On November 8, 2022, DC Voters passed the "District of Columbia Tip Credit Elimination Act of 2021" aka Initiative 82, by a very large margin. Starting in the Spring of 2023, DC's subminimum tipped wage (currently $5.35 per hour) will graudally increase a few dollars each year and by 2027 Initiative 82 will ensure all tipped workers receive DC's full minimum wage of at least $16.10 plus tips on top!

Press Release: District of Columbia Tipped Workers Close in on Hike in Base Pay

DATE: January 21, 2022

PRESS CONTACT: Nikolas Schiller, 202-643-3878,
Adam Eidinger, 202-744-2671,

District of Columbia Tipped Workers Close in on Hike in Base Pay

Astonishing Voter Response to Signature Drive Boosts Initiative 82 Toward Success
DC Committee to Build a Better Restaurant Industry Vows to Beat Feb. 22 Deadline

WASHINGTON, DC – Backers of a District of Columbia ballot initiative, which would gradually increase the base wage for tipped workers and make it the same as non-tipped workers by 2027, announced it has begun the final push to collect enough signatures to get Initiative 82 on the primary ballot with at least 23,000 valid signatures collected of the estimated 23,000 to 26,000 needed.

“Initiative 82 gives the D.C. community a powerful tool to help low wage tipped workers who want higher pay with tips on top,” said Ryan O’Leary, who filed Initiative 82, with the DC Board of Elections in June 2021. “For the sake and livelihood of tipped workers in D.C., and democracy, we cannot afford to be deterred by COVID or winter weather. We will get the collection of signatures done in the coming few weeks using 100 percent volunteers.”

The D.C. Committee to Build a Better Restaurant Industry (DCCBBRI) is a political campaign organized by current and former tipped workers in the group One Fair Wage with major support from the Open Society Foundation, fair trade and organic body care brand Dr. Bronner’s, as well as over one thousand concerned DC citizens who believe in eliminating the archaic tip credit in D.C.

The campaign developed a COVID-era election strategy to position itself to succeed in getting Initiative 82 on the ballot utilizing in-person collection of most signatures, including outside of free covid testing sites at public libraries and fire stations.

Seeking to muster signatures from hard to reach voters in December, DCCBBRI mailed over 13,000 D.C. voters petitions for gathering signatures required to get Initiative 82 on the ballot. Still unfolding is the total number of voters signing the petitions and mailing them back with postage paid for by the campaign. Early mail returns of signed petitions are exceeding the return rate achieved in 2020 with Initiative 81 which was 5.2 percent.

For the final stage, the campaign will be deploying unpaid, volunteer petition circulators on DC streets in targeted locations to gather enough signatures by the Feb. 22 deadline to ensure Initiative 82 gets on the primary ballot in D.C. The primary is scheduled for Tuesday, June 21.

“Although optimistic, the campaign is not taking anything for granted,” said Adam Eidinger, treasurer of the D.C. Committee to Build a Better Restaurant Industry as well as the Campaign to Decriminalize Nature D.C., which successfully passed Initiative 81 in November 2020. “We are closing in on our goal of 27,000 validated signatures, which we believe will exceed the 5 percent of active D.C. voters required by law. There is currently some confusion within the campaign as to what the final number of signatures will be and inquiries have been made to the DC Board of Elections. We are collecting more signatures to have a cushion to exceed higher estimates of the final number needed.”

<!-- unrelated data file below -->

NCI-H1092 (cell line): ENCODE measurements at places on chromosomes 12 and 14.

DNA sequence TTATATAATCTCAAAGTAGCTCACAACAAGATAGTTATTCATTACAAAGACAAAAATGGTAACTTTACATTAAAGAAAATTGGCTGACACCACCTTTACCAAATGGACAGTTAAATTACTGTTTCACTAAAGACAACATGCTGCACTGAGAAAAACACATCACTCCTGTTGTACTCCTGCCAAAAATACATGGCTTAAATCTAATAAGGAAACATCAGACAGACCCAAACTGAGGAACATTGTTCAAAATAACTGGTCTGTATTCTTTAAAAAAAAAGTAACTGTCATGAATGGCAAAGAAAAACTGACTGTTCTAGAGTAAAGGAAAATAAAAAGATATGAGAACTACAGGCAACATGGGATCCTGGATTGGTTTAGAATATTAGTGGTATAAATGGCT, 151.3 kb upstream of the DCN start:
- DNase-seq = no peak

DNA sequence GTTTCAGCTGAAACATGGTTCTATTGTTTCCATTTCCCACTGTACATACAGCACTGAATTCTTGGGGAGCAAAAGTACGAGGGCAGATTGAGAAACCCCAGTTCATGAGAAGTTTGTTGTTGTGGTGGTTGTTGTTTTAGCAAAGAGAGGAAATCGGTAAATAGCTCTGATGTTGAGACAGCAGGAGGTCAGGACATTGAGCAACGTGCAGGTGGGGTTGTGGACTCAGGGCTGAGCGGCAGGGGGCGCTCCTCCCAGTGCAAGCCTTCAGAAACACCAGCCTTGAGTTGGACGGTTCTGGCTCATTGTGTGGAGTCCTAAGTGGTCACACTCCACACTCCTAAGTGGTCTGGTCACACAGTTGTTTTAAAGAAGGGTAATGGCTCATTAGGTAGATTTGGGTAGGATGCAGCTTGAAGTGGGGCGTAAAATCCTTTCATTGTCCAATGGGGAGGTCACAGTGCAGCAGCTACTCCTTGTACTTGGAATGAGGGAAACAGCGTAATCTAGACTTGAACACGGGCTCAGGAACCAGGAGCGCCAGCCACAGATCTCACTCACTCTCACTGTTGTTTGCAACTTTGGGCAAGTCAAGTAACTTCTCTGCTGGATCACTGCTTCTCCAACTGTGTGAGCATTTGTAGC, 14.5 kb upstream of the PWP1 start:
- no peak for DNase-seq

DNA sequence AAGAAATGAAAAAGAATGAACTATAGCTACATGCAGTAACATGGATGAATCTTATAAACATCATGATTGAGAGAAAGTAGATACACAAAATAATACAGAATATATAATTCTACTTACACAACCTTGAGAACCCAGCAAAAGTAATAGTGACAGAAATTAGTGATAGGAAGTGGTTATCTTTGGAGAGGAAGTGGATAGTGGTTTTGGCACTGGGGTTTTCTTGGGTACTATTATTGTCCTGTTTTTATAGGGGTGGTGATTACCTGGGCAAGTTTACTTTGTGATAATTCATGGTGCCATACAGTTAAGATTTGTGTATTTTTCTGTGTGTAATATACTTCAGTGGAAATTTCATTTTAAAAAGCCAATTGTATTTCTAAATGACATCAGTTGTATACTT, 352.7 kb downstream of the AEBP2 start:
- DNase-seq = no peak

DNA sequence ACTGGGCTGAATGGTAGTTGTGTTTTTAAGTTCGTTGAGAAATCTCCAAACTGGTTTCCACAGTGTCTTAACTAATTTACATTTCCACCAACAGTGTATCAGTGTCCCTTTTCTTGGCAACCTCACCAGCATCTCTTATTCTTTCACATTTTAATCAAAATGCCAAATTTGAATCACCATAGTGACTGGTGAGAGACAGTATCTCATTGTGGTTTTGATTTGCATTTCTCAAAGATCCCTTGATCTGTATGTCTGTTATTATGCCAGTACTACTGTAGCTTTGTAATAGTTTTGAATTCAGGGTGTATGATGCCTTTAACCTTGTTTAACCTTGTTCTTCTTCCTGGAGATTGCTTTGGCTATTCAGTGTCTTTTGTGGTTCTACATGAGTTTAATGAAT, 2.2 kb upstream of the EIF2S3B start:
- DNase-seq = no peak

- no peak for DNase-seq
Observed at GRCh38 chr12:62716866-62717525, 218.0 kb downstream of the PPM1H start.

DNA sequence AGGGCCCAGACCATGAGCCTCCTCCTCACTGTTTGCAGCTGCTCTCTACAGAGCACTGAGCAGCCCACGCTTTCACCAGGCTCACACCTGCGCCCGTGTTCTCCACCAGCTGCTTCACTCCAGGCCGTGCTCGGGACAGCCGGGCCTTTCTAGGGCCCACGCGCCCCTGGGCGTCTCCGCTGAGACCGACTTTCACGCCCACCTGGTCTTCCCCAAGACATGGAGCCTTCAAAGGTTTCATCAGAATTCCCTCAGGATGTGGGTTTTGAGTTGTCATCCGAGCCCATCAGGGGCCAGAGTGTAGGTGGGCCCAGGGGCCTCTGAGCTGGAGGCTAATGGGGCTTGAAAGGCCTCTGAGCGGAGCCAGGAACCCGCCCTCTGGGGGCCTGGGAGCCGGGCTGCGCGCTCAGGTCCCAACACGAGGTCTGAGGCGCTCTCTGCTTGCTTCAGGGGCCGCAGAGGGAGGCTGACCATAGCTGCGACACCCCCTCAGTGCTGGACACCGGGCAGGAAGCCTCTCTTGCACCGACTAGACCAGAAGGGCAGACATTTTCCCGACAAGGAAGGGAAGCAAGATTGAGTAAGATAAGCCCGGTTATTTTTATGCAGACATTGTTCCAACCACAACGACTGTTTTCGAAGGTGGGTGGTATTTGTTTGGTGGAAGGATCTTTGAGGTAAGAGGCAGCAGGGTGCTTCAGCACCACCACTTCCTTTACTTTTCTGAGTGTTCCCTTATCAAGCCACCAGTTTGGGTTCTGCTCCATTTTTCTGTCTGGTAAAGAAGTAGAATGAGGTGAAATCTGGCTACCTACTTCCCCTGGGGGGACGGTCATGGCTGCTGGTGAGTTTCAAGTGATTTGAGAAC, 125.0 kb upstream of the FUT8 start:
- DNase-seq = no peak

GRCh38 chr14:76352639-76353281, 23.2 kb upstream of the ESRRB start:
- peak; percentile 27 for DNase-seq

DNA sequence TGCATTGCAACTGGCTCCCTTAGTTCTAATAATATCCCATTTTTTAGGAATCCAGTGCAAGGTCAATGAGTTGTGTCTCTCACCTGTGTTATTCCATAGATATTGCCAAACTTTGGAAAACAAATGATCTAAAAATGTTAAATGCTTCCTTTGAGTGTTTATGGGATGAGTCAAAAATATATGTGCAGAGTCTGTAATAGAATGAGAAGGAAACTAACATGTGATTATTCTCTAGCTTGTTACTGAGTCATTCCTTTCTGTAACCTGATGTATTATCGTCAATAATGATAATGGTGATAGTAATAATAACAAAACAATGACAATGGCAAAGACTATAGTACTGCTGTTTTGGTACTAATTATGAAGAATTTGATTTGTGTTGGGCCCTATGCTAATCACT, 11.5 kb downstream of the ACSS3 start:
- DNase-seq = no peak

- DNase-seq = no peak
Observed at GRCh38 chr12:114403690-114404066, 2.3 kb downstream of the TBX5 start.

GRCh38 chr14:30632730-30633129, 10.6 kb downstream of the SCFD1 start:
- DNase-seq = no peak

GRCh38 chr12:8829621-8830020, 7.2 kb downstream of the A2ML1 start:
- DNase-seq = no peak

The sign-by-mail tactic to gather ballot signatures was first deployed successfully in D.C. in the 2020 election with the passage of Initiative 81 led by the Campaign to Decriminalize Nature D.C. (which shifted enforcement of laws against natural plant medicines to the lowest D.C. law enforcement priority).

“This election cycle the campaign to raise the base wage for tipped workers has adopted Covid era tactics,’” says Communications and Training Lead Nikolas Schiller. “Fortunately, there was an overlap of activists and veteran tipped workers in both campaigns, making the direct mail tactic to getting signatures more productive due to the advantage of knowing likely signers from the sign-by-mail petitions gathered in 2020.”

Tipped workers in D.C. make a base wage of $5.05 per hour paid by employers, who are allowed to credit the first $10.15 in tips per hour to satisfy their responsibility to pay tipped workers DC’s minimum wage of $15.20 per hour over a two week pay period. So, when you leave a tip, the business owner essentially credits your tip against the amount they are required to pay their tipped workers and they are using the average per hour rate of tips made over two weeks making it possible to use Saturday night tips to pay a tipped worker on a slow Tuesday.

“In the COVID era we believe tipped workers are accepting work that puts them in harm’s way and thus deserve a reasonable expectation of actual wages that are not subject to the latest business crash or boom, but rather pay people who come to work. The campaign’s slogan is “Fair wage, with tips on top!,” says Kris Furnish, field director for DCCBBRI.


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